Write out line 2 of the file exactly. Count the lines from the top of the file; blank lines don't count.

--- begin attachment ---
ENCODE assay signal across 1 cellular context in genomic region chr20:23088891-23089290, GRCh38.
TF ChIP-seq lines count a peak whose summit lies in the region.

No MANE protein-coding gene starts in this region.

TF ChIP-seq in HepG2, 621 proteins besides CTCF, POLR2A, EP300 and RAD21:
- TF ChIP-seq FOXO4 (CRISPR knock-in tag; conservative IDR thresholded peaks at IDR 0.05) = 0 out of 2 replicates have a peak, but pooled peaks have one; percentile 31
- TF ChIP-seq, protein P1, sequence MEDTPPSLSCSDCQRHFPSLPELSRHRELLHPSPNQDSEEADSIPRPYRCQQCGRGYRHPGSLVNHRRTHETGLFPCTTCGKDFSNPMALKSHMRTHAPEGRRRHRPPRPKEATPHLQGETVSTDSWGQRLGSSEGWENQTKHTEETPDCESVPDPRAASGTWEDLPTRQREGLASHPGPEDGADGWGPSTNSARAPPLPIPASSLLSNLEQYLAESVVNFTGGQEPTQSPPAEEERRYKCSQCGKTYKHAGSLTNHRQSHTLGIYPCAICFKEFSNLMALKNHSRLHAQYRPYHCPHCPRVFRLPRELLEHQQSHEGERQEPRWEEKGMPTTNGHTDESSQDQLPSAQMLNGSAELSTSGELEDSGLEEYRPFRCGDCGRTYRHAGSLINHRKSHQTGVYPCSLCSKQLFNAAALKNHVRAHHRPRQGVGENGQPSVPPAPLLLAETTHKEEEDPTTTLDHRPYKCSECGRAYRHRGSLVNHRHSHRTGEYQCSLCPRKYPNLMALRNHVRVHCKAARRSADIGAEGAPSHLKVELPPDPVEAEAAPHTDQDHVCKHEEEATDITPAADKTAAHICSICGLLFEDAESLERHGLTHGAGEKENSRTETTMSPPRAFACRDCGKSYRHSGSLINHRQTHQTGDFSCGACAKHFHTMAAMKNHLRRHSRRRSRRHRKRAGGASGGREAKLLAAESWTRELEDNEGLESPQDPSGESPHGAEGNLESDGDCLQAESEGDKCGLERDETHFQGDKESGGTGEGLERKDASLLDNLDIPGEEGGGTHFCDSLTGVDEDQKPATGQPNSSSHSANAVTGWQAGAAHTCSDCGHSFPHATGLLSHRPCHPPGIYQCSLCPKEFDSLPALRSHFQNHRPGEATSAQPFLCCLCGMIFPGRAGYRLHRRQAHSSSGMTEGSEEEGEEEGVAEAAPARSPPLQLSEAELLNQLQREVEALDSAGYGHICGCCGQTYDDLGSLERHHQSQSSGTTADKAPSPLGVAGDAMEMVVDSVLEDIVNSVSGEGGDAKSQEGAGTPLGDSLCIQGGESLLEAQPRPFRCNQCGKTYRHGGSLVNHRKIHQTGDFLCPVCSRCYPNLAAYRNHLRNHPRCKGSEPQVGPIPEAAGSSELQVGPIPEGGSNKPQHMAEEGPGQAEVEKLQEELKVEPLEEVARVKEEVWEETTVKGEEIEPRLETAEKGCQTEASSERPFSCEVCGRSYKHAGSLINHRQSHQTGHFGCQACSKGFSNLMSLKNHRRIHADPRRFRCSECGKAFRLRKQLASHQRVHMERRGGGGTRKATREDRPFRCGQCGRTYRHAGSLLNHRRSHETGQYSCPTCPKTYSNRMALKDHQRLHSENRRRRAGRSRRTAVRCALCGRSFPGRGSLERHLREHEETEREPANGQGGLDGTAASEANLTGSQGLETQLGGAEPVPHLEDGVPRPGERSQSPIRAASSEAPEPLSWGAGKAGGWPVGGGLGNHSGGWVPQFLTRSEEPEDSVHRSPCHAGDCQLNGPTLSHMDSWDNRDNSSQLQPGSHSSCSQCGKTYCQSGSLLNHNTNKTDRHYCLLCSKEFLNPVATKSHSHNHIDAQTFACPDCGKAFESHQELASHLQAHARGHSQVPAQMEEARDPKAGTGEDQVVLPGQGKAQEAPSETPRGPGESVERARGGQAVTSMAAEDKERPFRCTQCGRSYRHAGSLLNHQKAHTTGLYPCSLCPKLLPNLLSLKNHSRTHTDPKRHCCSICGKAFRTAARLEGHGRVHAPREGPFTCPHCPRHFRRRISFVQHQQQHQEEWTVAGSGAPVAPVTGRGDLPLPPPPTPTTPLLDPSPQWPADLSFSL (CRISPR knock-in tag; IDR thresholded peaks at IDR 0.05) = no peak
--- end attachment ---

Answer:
TF ChIP-seq lines count a peak whose summit lies in the region.